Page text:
Mr Huhne’s public disgrace will not help the Liberal Democrats. But it is uncertain how much extra damage it will do. The Lib Dems lost a quarter of their 2010 electoral support within a few months of joining the coalition and there is no evidence that they are regaining it. The Eastleigh byelection will be a pivotal test for the party and its morale. If they hold Eastleigh, where Mr Huhne had a 3,864 majority over the Tories in 2010, Lib Dems will feel that they can go on to hold the bulk of their Lib-Con marginals in 2015. Lose it, however, and they may panic. Much will depend on how the Tories behave in the coming weeks, starting in the debate on gay marriage, and on whether Ukip maintains a credible challenge. But it is not inconceivable that Mr Huhne’s departure may in the end save a party leader, Mr Clegg, whom he might have challenged if he had remained in the Commons.
Mr Huhne’s fall is not good for politics either. But beware of assuming that it will do lasting damage to anyone other than the disgraced MP himself. A Hansard Society survey last week reported a significant improvement in the reputation of parliament that may indicate a more thoughtful and less contemptuous mood than in the recent past. Mr Huhne has gone. But the important things he stood for matter as much as ever, and maybe more.
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Government criticised for autumn statement plans to impose three-year squeeze on range of benefits
Labour accused the government of imposing a “strivers’ tax” and a “mummy tax” on Thursday as it criticised government plans to impose a three-year squeeze on a range of benefits aimed at both those in and out of work.
In the autumn statement this week George Osborne announced that most benefits will rise by only 1% a year for the next three years.
The government said maternity pay would rise by £135 in 2015, but did not challenge the claim that this would mean a real terms cut due to the effect of inflation. It also insisted working people will benefit from lifting personal allowances by approximately £260 a year, or £5 a week, and this would be more than the impact of the benefit squeeze for the vast majority of households.
But the shadow minister for women Yvette Cooper said: “This real terms cut in maternity pay is effectively a £180 mummy tax on working women – and it’s bad for the whole family. Evidence shows women on low income are less likely to take their full maternity leave because they can’t afford to stay off work.”
The party’s Treasury spokeswoman Catherine McKinnell said: “In the budget the small print was the granny tax and in the autumn statement the hidden detail was George Osborne’s mummy tax, as maternity pay is cut in real terms.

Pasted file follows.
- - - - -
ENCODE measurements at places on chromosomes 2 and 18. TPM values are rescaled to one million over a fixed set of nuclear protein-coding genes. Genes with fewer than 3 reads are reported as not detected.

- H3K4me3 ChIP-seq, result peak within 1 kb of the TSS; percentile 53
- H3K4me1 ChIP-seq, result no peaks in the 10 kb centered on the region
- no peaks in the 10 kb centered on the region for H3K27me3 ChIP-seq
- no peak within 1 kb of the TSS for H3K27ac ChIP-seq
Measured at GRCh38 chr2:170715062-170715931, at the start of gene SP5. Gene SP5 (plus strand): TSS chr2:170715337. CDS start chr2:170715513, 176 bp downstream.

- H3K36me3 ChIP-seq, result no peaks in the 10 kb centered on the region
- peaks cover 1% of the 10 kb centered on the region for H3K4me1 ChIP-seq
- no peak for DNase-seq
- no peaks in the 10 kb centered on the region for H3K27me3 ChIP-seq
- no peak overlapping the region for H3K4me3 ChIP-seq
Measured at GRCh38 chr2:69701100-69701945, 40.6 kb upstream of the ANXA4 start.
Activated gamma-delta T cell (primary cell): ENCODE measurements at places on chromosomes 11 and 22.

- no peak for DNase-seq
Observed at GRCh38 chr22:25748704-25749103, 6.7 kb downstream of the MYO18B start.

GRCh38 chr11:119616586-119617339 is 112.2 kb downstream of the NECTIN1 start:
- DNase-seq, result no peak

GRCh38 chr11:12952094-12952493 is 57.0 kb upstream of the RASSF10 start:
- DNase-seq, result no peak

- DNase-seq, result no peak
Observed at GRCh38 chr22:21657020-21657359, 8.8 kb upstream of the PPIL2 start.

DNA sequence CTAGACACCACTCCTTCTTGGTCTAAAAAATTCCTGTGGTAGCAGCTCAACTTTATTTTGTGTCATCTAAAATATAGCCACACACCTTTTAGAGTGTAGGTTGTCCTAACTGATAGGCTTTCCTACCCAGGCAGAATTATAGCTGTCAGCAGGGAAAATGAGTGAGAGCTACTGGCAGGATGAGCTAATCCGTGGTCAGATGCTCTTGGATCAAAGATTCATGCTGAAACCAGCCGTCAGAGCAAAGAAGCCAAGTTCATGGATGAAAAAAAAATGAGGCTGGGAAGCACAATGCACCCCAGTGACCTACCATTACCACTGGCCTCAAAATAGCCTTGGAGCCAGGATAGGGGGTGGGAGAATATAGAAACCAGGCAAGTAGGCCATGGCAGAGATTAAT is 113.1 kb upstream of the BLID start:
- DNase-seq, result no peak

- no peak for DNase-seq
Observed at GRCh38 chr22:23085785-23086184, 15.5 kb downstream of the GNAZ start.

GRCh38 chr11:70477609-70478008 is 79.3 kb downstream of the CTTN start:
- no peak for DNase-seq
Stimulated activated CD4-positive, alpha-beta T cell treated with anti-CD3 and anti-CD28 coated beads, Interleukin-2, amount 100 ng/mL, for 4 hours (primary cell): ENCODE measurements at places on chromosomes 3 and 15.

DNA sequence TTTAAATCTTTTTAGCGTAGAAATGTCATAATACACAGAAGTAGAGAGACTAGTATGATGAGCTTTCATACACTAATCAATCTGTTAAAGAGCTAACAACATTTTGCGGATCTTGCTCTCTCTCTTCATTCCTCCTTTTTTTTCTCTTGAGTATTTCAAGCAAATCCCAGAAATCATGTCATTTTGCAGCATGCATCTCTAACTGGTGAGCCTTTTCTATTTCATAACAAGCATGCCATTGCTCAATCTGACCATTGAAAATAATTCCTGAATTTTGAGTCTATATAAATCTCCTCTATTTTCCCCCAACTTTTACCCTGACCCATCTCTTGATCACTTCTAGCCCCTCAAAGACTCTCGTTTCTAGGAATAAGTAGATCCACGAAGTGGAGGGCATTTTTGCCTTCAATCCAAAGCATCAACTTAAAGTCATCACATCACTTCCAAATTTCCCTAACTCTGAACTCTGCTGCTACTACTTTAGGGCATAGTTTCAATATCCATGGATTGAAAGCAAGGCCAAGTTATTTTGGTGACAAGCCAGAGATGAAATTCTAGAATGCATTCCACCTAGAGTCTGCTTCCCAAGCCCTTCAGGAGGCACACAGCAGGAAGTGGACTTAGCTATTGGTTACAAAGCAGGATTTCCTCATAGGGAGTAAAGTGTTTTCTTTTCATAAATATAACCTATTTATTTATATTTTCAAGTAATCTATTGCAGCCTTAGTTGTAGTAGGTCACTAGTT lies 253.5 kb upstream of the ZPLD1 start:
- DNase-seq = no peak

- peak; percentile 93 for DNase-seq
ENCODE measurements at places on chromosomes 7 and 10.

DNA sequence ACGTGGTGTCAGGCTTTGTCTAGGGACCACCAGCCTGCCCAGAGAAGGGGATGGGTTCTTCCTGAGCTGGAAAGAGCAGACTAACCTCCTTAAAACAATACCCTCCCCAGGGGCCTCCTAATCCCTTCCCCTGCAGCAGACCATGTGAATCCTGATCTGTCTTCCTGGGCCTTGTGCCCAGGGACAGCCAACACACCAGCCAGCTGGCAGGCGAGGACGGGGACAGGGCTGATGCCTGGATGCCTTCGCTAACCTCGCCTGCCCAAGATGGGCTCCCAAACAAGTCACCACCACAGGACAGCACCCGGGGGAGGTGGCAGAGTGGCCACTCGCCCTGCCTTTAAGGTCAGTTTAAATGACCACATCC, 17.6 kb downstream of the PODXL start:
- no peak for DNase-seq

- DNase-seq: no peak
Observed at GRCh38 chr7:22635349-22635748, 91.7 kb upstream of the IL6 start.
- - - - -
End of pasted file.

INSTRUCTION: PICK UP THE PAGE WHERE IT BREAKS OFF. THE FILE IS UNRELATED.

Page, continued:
“The government claims they are targeting the work-shy and benefit scroungers, but it’s just not true. They are hitting millions of working families, and mums taking time out from work to look after their newborn baby.
“And all this is happening on the same day that millionaires get an average tax cut of over £100,000. It’s completely unfair.”
The Tories and Liberal Democrats plan to challenge Labour to vote for the 1% yearly rise in an uprating bill probably in the new year. If they refuse to do so, the coalition will accuse Labour of not being serious about reducing the deficit.
The shadow work and pensions secretary Liam Byrne claimed the 1% rise over three years will save £6.7bn, and claimed only 23% of that saving will come from jobseeker’s allowance, employment support allowance (ESA) and income support.
He said “The rest of the balance will come from tax credits, maternity allowance, maternity pay, sick pay and housing benefits, which are all claimed by working people. The ‘strivers’ and ‘battlers’ whom the prime minister promised to defend at his party conference will pay the price for the government’s failure.”
Byrne also said £14bn had been taken out of tax credits, and the autumn statement will take another £5bn by 2016-17.
Steve Webb, the pensions minister, taunted Byrne by asking if he would abstain on the vote or reject the squeeze. Webb said: “He sounds sympathetic and angry, but when it comes to the crunch and there is a vote, he disappears and is not to be seen.” Webb said that disabled living allowance, attendance allowance, carer’s allowance and the support component of ESA will all rise in line with inflation.
In practice it is likely that Labour will vote against the uprating partly because they see the break between benefits and prices represents a historic change in the way benefits are paid.
In narrow party political terms, at least Mr Osborne produced a plan. The same cannot be said of the Liberal Democrats
He may not have an economic strategy, but George Osborne showed he has a clear political game. And it is, in essence, a Thatcherite game: to rally the hard-grafting and upwardly mobile against those they imagine respond to economic adversity by lounging about. In the parlance of the hour, he seeks to set the strivers against the skivers.
That core idea was reflected in the mini-budget’s biggest-ticket item, diddling benefit claimants of the cash they’ll need to cover rising prices for the next three years. But there were other aspects to the white-van Conservatism in which the chancellor plans to escape from the “posh boy” bar in which he has been drinking since cutting top tax in March – most notably a giveaway at the pumps. One backbencher crowed that the duty freeze put “fuel back in the tank” of working-class Toryism, but using desperately scarce resources like this also pours petrol upon the pyre of Cameronian greenery. The chancellor’s enthusiasm for fracking underlined the point.